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The Daily Wildcat

The Daily Wildcat


    Growing up

    Arizona men’s basketball players Momo Jones, Solomon Hill and DJ Shumpert gingerly walked into the McKale Center media room Thursday.

    Sitting for 25 minutes, the press conference was probably a welcome rest for the Wildcat players compared to the post-semester practices head coach Sean Miller has been putting them through.

    “”If Coach has to run us to death and make us throw up every night and make us come in for three practices, he’s going to do it,”” Jones said of Miller, who was not available to the media. “”The past three days … it’s been tough. I mean tough with a capital T.””

    Four days before Arizona (4-5) will take on Lipscomb University (4-5) Monday at 7 p.m. in McKale Center, the players were open in talking about the team’s struggles for the entire 25 minutes.

    No longer was the talk about playing better man-to-man defense or rebounding the ball. No more was the team’s youth an excuse for a non-conference schedule of wild ups and downs.

    “”You’re going to get better right now — today,”” Jones said. “”We don’t have time to dwell in the past, we don’t have time to hang our heads down and say, ‘Aw, we messed up a play.'””

    Miller has implemented running drills for the entire team when even one player makes a mistake in practice. That has perhaps facilitated a focus that has been lacking, but it also proves another point — win as a team, lose as a team.

    Hill said a large problem has been the players getting used to Miller’s system, one that does not rely heavily on one player in the offense. With a roster full of playmakers who were required to have the ball in their hands throughout high school and even college, the adjustment has sometimes been frustrating.

    “”You can see some frustration in peoples’ eyes,”” Hill said. “”You can tell they think some guys are taking too many shots. Once a guy gets frustrated you can see he might miss a play. I don’t think everybody’s buying into what Coach is doing.””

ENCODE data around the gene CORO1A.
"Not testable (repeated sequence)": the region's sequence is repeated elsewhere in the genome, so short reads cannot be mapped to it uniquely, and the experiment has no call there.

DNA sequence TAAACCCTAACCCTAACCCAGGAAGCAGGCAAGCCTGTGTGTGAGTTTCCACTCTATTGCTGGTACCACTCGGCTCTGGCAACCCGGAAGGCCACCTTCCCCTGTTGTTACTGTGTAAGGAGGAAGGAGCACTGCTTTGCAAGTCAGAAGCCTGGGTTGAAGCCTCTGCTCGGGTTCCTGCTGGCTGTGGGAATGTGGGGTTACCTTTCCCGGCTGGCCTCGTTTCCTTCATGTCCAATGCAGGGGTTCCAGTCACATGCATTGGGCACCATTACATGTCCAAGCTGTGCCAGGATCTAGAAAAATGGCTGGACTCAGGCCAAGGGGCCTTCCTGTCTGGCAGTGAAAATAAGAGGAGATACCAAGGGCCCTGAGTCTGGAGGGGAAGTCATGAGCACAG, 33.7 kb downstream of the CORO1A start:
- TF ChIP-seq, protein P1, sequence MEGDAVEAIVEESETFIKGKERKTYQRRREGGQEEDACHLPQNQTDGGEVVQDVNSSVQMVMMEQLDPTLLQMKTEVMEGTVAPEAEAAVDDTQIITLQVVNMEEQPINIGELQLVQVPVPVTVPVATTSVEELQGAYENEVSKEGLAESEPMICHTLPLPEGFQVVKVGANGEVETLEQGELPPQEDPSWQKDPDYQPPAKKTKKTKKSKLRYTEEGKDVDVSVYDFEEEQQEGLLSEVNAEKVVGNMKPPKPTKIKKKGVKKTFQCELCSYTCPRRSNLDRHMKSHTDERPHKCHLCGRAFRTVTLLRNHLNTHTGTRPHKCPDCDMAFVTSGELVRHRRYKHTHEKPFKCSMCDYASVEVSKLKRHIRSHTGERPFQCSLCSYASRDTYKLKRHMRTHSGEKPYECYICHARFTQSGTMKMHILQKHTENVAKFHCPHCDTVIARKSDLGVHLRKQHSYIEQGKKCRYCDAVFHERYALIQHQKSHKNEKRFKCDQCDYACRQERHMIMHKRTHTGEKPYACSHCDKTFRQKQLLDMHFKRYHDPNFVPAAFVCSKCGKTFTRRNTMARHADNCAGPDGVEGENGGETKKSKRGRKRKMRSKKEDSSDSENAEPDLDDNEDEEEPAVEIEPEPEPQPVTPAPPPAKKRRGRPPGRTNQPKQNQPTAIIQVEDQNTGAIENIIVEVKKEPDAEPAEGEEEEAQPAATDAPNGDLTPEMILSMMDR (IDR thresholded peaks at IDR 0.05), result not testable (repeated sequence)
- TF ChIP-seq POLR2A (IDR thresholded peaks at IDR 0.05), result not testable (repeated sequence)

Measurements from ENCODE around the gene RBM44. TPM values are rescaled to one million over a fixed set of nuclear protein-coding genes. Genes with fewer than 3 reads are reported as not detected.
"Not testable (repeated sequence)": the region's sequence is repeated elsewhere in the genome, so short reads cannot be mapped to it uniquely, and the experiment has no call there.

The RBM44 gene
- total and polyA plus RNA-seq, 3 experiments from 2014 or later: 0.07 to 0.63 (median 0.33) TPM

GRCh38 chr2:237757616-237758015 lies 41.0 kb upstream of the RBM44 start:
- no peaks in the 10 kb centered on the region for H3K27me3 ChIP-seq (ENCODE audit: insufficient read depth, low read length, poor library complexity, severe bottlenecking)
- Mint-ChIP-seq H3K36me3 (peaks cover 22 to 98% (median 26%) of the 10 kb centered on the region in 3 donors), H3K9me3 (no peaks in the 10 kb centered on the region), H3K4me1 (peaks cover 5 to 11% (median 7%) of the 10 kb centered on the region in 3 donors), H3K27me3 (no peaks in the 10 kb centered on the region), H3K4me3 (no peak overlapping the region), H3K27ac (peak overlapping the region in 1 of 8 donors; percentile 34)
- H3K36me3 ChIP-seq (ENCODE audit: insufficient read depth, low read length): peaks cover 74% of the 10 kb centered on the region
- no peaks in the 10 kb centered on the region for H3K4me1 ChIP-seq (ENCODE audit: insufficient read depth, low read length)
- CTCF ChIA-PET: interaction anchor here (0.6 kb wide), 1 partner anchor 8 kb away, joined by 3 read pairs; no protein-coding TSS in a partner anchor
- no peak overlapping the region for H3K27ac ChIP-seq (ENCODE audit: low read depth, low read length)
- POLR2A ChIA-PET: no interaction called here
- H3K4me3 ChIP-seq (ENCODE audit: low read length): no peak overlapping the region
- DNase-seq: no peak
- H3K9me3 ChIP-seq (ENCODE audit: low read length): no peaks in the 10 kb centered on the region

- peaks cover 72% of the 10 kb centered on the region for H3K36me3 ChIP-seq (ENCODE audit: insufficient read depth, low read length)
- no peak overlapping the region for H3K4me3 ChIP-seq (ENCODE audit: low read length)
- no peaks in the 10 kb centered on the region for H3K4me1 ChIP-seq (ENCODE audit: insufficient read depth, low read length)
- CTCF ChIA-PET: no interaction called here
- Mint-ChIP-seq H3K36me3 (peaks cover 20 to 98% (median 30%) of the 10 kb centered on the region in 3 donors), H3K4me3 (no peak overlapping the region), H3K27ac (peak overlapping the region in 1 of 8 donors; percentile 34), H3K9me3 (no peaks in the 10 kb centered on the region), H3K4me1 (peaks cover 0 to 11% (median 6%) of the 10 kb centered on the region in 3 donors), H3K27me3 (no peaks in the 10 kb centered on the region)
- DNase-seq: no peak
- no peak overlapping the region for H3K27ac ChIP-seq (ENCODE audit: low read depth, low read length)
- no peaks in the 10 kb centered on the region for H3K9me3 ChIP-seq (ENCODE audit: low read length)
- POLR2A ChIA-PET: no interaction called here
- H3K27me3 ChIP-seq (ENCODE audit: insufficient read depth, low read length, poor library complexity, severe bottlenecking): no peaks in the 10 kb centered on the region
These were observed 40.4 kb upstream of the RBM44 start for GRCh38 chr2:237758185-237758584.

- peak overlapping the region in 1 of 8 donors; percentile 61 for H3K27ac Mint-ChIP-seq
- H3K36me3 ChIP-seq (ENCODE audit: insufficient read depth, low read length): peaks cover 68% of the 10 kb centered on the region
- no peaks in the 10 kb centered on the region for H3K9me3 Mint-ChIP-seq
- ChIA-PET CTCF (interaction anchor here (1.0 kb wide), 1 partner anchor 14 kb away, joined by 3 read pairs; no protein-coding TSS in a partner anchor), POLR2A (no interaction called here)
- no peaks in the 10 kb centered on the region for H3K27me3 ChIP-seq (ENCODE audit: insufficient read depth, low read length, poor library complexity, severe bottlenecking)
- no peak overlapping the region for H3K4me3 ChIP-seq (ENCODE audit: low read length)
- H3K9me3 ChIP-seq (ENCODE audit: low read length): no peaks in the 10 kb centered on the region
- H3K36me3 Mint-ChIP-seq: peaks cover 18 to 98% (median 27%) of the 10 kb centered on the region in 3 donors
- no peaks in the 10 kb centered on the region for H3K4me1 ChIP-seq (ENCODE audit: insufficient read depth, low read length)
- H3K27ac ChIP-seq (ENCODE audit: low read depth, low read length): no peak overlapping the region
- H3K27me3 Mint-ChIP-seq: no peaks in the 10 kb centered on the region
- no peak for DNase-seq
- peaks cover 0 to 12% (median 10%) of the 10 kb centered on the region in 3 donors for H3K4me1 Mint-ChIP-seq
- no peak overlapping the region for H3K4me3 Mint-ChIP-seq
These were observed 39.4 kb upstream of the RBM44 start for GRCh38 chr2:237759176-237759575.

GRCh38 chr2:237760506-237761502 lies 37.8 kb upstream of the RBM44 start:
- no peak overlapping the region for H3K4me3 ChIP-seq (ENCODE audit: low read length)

And everyone must adjust to setting screens and moving without the ball rather than creating a shot for themselves or their teammates, Jones said.

    “”I mean, nobody on our team is Kobe Bryant or LeBron James,”” the guard out of Harlem, N.Y. added. “”It’s frustrating but at the same time it’s a system that works. It worked (under Miller at Xavier), it can work here.””

    Instead, the team has struggled with its offense, particularly on the road.

    “”At McKale we can make mistakes but the crowd is always behind us so we can recover,”” Shumpert said. “”On the road, our mistakes are amplified.

    “”The crowd gets into it and there’s even more pressure on us,”” he added.

    A stagnant offense has hurt Arizona and forced veterans like point guard Nic Wise and forward Jamelle Horne to force tough shots. When that happens, the rest of the offense stalls.

    Another reason for a struggling offense has been Arizona’s struggles on defense. Without enough stops, Jones said the team hasn’t been able to get easy buckets in transition.

    “”I don’t think Coach wants to run as many (set) plays as we run,”” Jones said. “”If we get stops we can run and play the fast-paced game that we’re used to playing and that Arizona is used to seeing.””

    With classes over with for the fall semester, the Wildcats now look toward the Lipscomb Bisons, a Division I school from the Atlantic Sun Conference. But more importantly, they hope to improve the most during what the players said were the more intense practices of the year.

    Jones said there were two simple fixes to the team’s problems, both of which begin with pushing through Miller’s practices.

    “”Without focusing and hard work—without those two components—there’s no life on the court, basically,”” Jones said. “”You’re just out there to be out there.””

    Added Hill: “”There’s only so many lessons that you take when you lose. It’s what you do next to prepare for the next one.”” 

    And 1

    Wise is 18 points shy of 1,000 career points at Arizona. When he reaches that milestone, he will be the 44th Wildcat to do so in program history. 

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